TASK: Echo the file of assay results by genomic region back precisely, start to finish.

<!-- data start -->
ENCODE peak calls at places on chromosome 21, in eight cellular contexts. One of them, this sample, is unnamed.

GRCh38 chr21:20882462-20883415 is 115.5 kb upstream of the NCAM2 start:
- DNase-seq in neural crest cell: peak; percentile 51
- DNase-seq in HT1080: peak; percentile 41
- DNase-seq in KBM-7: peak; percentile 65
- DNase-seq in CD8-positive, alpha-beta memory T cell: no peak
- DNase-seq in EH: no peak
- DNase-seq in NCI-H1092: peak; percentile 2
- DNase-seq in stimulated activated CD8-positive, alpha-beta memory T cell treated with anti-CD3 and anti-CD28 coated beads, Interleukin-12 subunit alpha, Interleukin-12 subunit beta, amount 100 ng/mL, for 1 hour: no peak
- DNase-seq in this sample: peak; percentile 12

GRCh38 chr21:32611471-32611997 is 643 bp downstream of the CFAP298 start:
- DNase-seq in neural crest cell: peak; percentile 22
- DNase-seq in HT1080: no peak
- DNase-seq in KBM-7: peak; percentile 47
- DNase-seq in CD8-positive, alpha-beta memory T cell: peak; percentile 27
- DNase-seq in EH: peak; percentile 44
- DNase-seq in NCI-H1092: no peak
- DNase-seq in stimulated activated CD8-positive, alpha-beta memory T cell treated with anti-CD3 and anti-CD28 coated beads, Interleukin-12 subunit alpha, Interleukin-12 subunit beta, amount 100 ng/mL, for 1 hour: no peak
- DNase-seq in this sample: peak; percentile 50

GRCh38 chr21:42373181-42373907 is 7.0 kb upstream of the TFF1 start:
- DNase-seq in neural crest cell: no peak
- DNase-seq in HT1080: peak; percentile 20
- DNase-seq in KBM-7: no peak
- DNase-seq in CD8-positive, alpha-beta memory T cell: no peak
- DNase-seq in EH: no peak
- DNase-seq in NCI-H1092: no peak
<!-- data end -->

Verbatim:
ENCODE peak calls at places on chromosome 21, in eight cellular contexts. One of them, this sample, is unnamed.

GRCh38 chr21:20882462-20883415 is 115.5 kb upstream of the NCAM2 start:
- DNase-seq in neural crest cell: peak; percentile 51
- DNase-seq in HT1080: peak; percentile 41
- DNase-seq in KBM-7: peak; percentile 65
- DNase-seq in CD8-positive, alpha-beta memory T cell: no peak
- DNase-seq in EH: no peak
- DNase-seq in NCI-H1092: peak; percentile 2
- DNase-seq in stimulated activated CD8-positive, alpha-beta memory T cell treated with anti-CD3 and anti-CD28 coated beads, Interleukin-12 subunit alpha, Interleukin-12 subunit beta, amount 100 ng/mL, for 1 hour: no peak
- DNase-seq in this sample: peak; percentile 12

GRCh38 chr21:32611471-32611997 is 643 bp downstream of the CFAP298 start:
- DNase-seq in neural crest cell: peak; percentile 22
- DNase-seq in HT1080: no peak
- DNase-seq in KBM-7: peak; percentile 47
- DNase-seq in CD8-positive, alpha-beta memory T cell: peak; percentile 27
- DNase-seq in EH: peak; percentile 44
- DNase-seq in NCI-H1092: no peak
- DNase-seq in stimulated activated CD8-positive, alpha-beta memory T cell treated with anti-CD3 and anti-CD28 coated beads, Interleukin-12 subunit alpha, Interleukin-12 subunit beta, amount 100 ng/mL, for 1 hour: no peak
- DNase-seq in this sample: peak; percentile 50

GRCh38 chr21:42373181-42373907 is 7.0 kb upstream of the TFF1 start:
- DNase-seq in neural crest cell: no peak
- DNase-seq in HT1080: peak; percentile 20
- DNase-seq in KBM-7: no peak
- DNase-seq in CD8-positive, alpha-beta memory T cell: no peak
- DNase-seq in EH: no peak
- DNase-seq in NCI-H1092: no peak